It is accepted practice to administer Rho(D) immune globulin IGIM (RhoGAM) at 28 weeks of gestation to a woman as described in the question, with a second injection within 72 hours of delivery. This prevents sensitization, which could jeopardize a future pregnancy. For subsequent pregnancies or abortions, the injections must be repeated since immunity is passive.
Folic acid is needed during pregnancy for healthy cell growth of the fetus. A pregnant woman should have at least four servings of folic acid rich foods per day. Peanuts, sunflower seeds, and raisins are high in folic acid.
A reactive nonstress test (normal/negative) indicates a healthy fetus. It is described as two or more fetal heart rate (FHR) accelerations of at least 15 beats per minute, lasting at least 15 seconds from the beginning of the acceleration to the end in association with fetal movement, during a 20 minute period. A nonreactive nonstress test (abnormal) is described as no accelerations or accelerations of less than 15 beats per minute or lasting less than 15 seconds in duration for a 40 minute observation. An unsatisfactory test cannot be interpreted because of the poor quality of the FHR.
A contraction stress test assesses placental oxygenation and function, determines fetal ability to tolerate labor, determines fetal well-being and is performed if the nonstress test is abnormal. The fetus is exposed to the stressor of contractions to assess the adequacy of placental perfusion under simulated labor conditions. An external fetal monitor is applied to the mother and a 20 to 30 minute baseline strip is recorded. The uterus is stimulated to contract either by the administration of a dilute dose of oxytocin (Pitocin) or by having the mother use nipple stimulation until 3 palpable contractions with a duration of 40 seconds or more in a 10 minute period have been achieved. Frequent maternal blood pressure readings are done and the client is monitored closely while increasing doses of oxytocin are given.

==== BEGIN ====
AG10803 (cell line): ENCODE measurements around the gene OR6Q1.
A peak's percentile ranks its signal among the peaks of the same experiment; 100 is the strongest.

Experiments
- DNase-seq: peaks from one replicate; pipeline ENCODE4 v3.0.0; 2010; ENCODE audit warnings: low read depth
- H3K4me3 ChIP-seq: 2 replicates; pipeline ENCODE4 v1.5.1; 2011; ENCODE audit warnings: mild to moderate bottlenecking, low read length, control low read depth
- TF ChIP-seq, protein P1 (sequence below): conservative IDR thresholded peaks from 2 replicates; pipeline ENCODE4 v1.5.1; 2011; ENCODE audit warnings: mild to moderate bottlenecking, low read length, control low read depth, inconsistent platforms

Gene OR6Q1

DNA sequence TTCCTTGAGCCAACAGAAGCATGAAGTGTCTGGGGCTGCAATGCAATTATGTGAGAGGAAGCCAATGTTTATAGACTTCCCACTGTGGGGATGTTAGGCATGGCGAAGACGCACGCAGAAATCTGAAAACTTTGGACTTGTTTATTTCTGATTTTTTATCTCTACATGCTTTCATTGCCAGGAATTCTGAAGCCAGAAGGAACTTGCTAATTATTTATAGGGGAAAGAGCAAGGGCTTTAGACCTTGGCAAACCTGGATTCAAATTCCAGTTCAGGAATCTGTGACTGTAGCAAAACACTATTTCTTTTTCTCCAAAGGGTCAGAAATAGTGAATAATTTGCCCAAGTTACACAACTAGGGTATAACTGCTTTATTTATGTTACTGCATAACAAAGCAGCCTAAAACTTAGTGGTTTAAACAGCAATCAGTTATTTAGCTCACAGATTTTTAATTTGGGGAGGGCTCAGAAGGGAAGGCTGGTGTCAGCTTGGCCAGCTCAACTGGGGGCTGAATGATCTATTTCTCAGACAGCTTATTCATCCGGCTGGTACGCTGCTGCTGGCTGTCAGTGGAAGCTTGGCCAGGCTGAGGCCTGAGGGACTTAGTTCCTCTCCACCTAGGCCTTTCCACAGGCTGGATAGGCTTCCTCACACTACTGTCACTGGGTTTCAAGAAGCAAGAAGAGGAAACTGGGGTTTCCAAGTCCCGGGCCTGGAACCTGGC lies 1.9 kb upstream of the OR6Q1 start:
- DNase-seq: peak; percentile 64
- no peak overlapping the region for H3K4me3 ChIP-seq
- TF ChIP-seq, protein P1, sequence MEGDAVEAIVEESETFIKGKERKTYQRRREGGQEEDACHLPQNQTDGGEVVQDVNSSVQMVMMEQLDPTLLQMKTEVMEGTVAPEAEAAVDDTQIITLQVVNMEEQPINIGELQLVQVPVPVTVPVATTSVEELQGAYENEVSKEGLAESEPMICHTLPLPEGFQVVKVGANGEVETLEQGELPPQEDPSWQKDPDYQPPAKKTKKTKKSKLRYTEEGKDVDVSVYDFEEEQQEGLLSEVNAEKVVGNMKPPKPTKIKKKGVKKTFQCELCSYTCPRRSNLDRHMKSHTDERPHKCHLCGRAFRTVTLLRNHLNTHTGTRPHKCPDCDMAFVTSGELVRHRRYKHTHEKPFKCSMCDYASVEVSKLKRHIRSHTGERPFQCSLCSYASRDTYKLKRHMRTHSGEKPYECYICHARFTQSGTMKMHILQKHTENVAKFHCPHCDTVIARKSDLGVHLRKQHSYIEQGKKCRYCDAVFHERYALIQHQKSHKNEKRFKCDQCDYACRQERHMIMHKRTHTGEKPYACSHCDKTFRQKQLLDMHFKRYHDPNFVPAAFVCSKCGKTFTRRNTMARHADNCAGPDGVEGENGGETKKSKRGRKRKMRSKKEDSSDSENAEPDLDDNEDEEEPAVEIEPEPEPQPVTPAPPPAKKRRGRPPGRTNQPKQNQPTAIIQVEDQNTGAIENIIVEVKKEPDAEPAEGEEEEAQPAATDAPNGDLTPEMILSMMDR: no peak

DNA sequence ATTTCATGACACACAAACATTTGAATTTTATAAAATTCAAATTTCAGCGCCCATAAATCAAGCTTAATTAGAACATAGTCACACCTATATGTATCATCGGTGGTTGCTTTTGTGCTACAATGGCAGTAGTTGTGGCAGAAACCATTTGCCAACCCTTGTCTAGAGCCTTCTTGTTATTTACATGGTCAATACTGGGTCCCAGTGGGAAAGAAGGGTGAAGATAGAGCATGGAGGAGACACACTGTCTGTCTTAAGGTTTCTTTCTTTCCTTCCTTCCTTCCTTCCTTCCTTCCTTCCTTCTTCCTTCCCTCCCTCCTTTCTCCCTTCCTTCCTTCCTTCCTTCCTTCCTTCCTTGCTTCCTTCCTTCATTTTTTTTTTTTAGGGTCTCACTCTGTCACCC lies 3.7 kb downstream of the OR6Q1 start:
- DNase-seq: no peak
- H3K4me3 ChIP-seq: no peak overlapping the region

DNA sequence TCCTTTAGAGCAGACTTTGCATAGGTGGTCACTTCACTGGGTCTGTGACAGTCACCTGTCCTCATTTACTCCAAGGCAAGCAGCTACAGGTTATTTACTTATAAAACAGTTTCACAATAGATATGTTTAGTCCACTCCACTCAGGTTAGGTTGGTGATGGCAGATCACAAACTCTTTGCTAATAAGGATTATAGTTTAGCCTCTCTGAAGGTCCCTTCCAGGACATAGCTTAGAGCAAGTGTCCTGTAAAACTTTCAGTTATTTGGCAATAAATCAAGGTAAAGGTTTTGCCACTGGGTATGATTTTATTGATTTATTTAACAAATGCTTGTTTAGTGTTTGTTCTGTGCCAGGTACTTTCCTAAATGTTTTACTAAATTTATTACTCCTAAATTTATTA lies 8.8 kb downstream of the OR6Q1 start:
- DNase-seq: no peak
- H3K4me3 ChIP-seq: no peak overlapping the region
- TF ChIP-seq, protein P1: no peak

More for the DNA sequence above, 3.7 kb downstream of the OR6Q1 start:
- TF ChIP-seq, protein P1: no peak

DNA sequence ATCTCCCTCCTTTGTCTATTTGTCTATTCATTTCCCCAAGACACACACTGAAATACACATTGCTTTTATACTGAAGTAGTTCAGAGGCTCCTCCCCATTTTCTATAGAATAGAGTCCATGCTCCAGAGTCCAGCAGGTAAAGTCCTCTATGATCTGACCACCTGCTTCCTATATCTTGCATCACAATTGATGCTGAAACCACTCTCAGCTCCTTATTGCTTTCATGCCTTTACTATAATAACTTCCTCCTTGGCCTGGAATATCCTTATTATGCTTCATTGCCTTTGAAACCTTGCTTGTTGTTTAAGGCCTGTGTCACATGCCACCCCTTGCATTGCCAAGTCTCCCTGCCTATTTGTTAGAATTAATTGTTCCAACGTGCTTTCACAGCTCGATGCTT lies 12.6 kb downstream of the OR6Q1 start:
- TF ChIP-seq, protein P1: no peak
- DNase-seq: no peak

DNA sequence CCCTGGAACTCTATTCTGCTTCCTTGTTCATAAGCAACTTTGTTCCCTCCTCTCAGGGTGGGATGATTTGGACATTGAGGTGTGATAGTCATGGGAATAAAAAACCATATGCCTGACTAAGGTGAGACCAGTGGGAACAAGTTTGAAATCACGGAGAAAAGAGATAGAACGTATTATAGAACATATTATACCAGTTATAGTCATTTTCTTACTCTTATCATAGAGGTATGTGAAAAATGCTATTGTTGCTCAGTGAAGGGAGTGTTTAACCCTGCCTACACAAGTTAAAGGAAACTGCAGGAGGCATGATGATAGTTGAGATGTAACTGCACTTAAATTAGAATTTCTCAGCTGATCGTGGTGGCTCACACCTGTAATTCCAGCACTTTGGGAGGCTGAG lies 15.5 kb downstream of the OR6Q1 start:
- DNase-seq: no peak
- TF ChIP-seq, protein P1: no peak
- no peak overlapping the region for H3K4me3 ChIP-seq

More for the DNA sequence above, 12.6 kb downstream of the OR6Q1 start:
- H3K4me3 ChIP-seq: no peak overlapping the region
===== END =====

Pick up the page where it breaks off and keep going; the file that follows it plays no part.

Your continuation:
Tamoxifen citrate is an antineoplastic medication that competes with estradiol for binding to estrogen in tissues containing high concentration of receptors such as the breasts, uterus, and vagina. Frequent side effects include hot flashes, nausea, vomiting, vaginal bleeding or discharge, pruritus, and skin rash. Adverse or toxic effects include retinopathy, corneal opacity, and decreased visual acuity.
Diphenoxylate with atropine (Lomotil) is an antidiarrheal. The client should not exceed the recommended dose of this medication because it may be habit-forming. Since this medication is an antidiarrheal, it should not be taken with a laxative. Side effects of the medication include dry mouth and drowsiness.
Effleurage is a specific type of cutaneous stimulation involving light stroking of the abdomen and is used prior to transition to promote relaxation and relieve mild to moderate pain.
Erythema marginatum is characterized by red skin lesions that start as flat or slightly raised macules, usually over the trunk and spread peripherally.
When the membranes rupture in the birth setting, the nurse immediately checks the fetal heart rate to detect changes associated with prolapse or compression of the umbilical cord.
As the placenta separates, it settles downward into the lower uterine segment, the umbilical cord lengthens, and a sudden trickle or spurt of blood appears. Abruptio placentae is characterized by abdominal pain and vaginal bleeding. Placenta previa is the sudden onset of painless uterine bleeding in the latter half of pregnancy. Uterine atony relates to a uterus that is not firmly contracted.
The fourth stage of labor is the stage of physical recovery for the mother and newborn infant. It lasts from the delivery of the placenta through the first 1 to 4 hours after birth. A potential complication following delivery is hemorrhage. The most significant source of bleeding is the site where the placenta is implanted. It is critical that the uterus remain contracted and that vaginal blood flow is monitored every 15 minutes for the first 1 to 2 hours